First Grade Read Aloud Banquet

Songs for December

I Saw Three Ships

The Mulberry Bush

The North Wind and the Robin

Dance a Baby

Animal Crackers

Animal crackers and cocoa to drink,

That is the finest of suppers I think;

When I'm grown up and can have what I please

I think I shall always insist upon these.

What do you  choose when you're offered a treat?

When Mother says, "What would you like best to eat?"

Is it waffles and syrup, or cinnamon toast?

It's cocoa and animals that I love most!

The kitchen's the cosiest place that I know;

The kettle is singing, the stove is aglow,

And there in the twilight, how jolly to see

The cocoa and animals waiting for me.

Daddy and Mother dine later in state,

With Mary to cook for them, Susan to wait;

But they don't have nearly as much fun as I

Who eat in the kitchen with Nurse standing by;

And Daddy once said, he would like to be me

Having cocoa and animals once more for tea.

  Monday Tuesday Wednesday Thursday Friday Saturday Sunday
Week 52 The Last Stocking from The Life and Adventures of Santa Claus by Amelia C. Houghton The Passing of Nicholas from The Life and Adventures of Santa Claus by Amelia C. Houghton
Santa Claus from The Life and Adventures of Santa Claus by Amelia C. Houghton
The Christmas Tree from The Little Brown Bowl by Phila Butler Bowman The Elves and the Shoemaker from Fairy Tales Too Good To Miss—Around the Fire by Lisa M. Ripperton The Dwarf and the Cobbler's Sons from Tales That Nimko Told by Mary Brecht Pulver The Legend of King Wenceslaus from The Pearl Story Book by Eleanor L. Skinner The Shepherd Maiden's Gift from The Pearl Story Book by Eleanor L. Skinner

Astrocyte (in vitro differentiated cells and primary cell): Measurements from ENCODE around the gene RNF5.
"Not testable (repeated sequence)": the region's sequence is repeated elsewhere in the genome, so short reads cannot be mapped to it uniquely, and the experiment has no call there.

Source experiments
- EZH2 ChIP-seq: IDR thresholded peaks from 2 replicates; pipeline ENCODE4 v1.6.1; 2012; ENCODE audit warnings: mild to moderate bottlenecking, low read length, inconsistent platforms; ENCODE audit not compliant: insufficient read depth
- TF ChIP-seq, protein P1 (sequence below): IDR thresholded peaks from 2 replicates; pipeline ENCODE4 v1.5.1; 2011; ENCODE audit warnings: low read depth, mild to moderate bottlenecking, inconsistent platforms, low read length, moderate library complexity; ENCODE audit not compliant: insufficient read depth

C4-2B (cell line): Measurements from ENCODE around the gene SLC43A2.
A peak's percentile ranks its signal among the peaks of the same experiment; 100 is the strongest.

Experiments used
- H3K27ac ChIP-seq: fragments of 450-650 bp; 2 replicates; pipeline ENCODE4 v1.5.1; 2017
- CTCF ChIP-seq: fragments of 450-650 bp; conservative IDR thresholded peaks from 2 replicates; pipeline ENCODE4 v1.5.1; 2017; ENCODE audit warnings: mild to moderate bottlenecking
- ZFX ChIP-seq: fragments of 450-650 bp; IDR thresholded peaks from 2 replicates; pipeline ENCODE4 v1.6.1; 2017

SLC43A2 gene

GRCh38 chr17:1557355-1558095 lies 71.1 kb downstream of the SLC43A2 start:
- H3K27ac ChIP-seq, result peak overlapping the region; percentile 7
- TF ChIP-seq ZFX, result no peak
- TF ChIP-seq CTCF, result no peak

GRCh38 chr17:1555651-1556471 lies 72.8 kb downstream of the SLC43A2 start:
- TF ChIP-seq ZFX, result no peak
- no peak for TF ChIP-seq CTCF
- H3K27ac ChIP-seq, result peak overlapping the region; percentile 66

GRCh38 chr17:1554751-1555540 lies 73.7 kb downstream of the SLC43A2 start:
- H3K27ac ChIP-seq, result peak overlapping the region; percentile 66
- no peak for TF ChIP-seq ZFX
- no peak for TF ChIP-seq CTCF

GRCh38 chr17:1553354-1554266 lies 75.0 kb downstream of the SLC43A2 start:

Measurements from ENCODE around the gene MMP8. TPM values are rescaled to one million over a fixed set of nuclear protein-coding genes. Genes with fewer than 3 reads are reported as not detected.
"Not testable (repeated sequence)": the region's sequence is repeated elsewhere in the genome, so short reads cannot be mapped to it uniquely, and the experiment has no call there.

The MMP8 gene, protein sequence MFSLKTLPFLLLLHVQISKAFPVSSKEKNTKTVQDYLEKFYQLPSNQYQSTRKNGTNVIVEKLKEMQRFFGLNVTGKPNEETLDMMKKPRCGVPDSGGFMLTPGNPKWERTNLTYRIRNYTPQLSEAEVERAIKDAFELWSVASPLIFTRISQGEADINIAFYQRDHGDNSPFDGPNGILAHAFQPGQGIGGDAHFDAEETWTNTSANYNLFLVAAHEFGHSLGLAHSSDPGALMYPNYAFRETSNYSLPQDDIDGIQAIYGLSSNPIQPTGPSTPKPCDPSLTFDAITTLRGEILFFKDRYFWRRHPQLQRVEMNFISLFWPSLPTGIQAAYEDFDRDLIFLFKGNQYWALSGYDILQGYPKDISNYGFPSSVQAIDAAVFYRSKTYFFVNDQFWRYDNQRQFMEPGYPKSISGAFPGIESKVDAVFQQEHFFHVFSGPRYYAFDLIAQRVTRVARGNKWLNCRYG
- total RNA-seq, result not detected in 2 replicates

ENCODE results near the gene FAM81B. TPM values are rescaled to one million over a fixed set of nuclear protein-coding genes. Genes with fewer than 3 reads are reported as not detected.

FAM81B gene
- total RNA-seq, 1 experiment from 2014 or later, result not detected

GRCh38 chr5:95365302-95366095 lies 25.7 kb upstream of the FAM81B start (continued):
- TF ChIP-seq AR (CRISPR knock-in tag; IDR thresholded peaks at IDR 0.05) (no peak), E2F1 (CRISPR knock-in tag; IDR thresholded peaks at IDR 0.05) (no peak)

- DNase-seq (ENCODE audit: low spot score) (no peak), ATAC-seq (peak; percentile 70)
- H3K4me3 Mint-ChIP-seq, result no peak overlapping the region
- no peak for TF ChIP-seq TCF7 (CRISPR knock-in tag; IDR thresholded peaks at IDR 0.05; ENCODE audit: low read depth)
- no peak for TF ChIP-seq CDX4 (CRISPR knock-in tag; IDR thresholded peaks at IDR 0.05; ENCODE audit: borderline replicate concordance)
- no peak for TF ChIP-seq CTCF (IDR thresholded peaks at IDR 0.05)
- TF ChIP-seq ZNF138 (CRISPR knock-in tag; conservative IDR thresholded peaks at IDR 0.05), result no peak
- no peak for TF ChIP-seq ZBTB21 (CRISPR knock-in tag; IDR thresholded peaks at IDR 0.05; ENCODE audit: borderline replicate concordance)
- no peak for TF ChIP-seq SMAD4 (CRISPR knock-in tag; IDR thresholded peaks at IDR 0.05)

The Glad New Year by Mary Mapes Dodge Babouscka by Edith M. Thomas The Willow Man by Juliana Horatia Ewing I Heard a Bird Sing by Oliver Herford While Stars of Christmas Shine by Emilie Poulsson The Frost King by Mary Mapes Dodge
What Can I Give Him? by Christina Georgina Rossetti
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The Aesop for Children  by Milo Winter

The Shepherd Boy and the Wolf

A Shepherd Boy tended his master's Sheep near a dark forest not far from the village. Soon he found life in the pasture very dull. All he could do to amuse himself was to talk to his dog or play on his shepherd's pipe.

One day as he sat watching the Sheep and the quiet forest, and thinking what he would do should he see a Wolf, he thought of a plan to amuse himself.

His Master had told him to call for help should a Wolf attack the flock, and the Villagers would drive it away. So now, though he had not seen anything that even looked like a Wolf, he ran toward the village shouting at the top of his voice, "Wolf! Wolf!"

As he expected, the Villagers who heard the cry dropped their work and ran in great excitement to the pasture. But when they got there they found the Boy doubled up with laughter at the trick he had played on them.

A few days later the Shepherd Boy again shouted, "Wolf! Wolf!" Again the Villagers ran to help him, only to be laughed at again. Then one evening as the sun was setting behind the forest and the shadows were creeping out over the pasture, a Wolf really did spring from the underbrush and fall upon the Sheep.


In terror the Boy ran toward the village shouting "Wolf! Wolf!" But though the Villagers heard the cry, they did not run to help him as they had before. "He cannot fool us again," they said.

The Wolf killed a great many of the Boy's sheep and then slipped away into the forest.

Liars are not believed even when they speak the truth.